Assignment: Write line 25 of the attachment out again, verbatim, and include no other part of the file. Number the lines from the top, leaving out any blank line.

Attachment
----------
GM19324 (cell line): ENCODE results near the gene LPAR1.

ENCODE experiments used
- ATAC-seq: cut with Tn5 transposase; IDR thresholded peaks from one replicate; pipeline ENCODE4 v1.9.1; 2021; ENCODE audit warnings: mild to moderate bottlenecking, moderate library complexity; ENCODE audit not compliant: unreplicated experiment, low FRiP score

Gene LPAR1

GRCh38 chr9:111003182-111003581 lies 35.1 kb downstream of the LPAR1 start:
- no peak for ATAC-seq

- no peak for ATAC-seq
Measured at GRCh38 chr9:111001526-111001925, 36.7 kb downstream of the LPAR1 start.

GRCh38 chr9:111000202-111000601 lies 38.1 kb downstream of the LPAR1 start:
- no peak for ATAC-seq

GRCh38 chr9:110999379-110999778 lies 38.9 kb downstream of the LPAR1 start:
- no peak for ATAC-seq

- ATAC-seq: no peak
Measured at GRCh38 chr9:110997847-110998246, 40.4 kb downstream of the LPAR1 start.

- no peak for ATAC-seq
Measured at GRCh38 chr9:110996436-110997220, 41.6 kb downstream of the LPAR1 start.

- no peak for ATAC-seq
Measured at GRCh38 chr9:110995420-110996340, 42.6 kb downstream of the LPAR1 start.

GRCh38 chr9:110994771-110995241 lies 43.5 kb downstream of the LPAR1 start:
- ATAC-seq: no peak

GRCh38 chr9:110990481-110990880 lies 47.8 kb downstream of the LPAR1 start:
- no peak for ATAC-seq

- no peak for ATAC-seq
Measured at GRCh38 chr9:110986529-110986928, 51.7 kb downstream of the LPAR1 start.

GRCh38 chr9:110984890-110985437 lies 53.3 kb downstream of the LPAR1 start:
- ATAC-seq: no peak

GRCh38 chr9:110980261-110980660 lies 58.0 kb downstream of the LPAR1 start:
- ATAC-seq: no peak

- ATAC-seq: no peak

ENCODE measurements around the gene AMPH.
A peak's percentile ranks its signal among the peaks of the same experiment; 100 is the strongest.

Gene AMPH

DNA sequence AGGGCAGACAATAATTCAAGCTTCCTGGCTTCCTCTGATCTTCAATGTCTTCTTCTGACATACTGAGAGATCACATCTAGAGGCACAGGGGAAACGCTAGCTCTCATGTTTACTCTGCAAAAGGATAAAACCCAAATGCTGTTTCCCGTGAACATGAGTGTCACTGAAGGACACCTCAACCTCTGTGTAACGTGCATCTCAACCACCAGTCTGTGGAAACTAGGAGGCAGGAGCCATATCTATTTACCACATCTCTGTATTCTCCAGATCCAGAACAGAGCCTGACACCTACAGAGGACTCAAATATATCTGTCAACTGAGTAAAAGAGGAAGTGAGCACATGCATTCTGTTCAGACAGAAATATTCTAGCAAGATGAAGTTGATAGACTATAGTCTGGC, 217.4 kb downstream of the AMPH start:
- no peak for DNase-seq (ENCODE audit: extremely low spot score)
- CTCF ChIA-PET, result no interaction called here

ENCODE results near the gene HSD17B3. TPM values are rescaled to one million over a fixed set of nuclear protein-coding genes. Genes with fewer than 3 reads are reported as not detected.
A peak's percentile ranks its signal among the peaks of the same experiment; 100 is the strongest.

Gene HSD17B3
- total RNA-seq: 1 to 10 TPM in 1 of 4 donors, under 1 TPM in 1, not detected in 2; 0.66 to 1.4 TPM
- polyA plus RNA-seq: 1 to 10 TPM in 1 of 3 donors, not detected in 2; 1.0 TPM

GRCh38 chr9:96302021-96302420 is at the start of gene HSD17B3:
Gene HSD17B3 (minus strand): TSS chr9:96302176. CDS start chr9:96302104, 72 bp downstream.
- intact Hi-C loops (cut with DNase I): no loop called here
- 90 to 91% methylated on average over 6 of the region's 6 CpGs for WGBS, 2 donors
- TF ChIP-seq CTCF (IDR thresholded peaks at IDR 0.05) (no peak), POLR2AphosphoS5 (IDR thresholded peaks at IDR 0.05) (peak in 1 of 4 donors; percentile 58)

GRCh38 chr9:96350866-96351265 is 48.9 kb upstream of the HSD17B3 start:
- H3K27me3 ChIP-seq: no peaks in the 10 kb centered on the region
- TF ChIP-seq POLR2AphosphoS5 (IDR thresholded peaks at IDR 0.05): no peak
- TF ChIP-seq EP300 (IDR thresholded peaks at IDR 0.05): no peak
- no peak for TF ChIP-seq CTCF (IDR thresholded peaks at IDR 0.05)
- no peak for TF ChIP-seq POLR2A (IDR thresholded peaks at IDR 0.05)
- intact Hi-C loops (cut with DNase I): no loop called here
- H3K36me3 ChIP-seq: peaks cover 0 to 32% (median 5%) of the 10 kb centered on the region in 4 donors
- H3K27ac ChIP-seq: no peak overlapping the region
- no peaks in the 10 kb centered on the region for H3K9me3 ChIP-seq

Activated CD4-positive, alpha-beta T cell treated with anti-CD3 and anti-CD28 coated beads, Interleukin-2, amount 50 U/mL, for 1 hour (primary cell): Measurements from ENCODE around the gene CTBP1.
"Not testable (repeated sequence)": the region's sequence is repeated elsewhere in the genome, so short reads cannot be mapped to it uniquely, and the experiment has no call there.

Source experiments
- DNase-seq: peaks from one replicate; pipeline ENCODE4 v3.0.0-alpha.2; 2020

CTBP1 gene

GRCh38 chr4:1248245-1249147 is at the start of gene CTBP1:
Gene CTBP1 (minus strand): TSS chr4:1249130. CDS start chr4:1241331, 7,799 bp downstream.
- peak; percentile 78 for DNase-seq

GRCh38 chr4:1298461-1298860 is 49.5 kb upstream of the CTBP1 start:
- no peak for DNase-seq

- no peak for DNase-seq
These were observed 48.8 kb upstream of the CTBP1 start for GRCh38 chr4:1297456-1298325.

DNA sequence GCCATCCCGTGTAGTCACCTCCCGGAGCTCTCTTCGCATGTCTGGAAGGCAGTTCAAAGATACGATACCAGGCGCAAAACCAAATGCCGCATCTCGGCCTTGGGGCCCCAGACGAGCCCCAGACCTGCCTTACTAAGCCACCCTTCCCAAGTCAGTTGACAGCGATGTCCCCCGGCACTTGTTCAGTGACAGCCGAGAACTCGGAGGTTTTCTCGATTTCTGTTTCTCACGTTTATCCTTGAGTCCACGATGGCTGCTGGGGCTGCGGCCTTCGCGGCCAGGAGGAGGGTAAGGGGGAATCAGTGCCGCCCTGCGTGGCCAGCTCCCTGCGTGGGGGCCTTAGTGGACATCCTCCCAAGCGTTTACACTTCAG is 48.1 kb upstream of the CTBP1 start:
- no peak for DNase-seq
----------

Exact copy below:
GRCh38 chr9:110984890-110985437 lies 53.3 kb downstream of the LPAR1 start: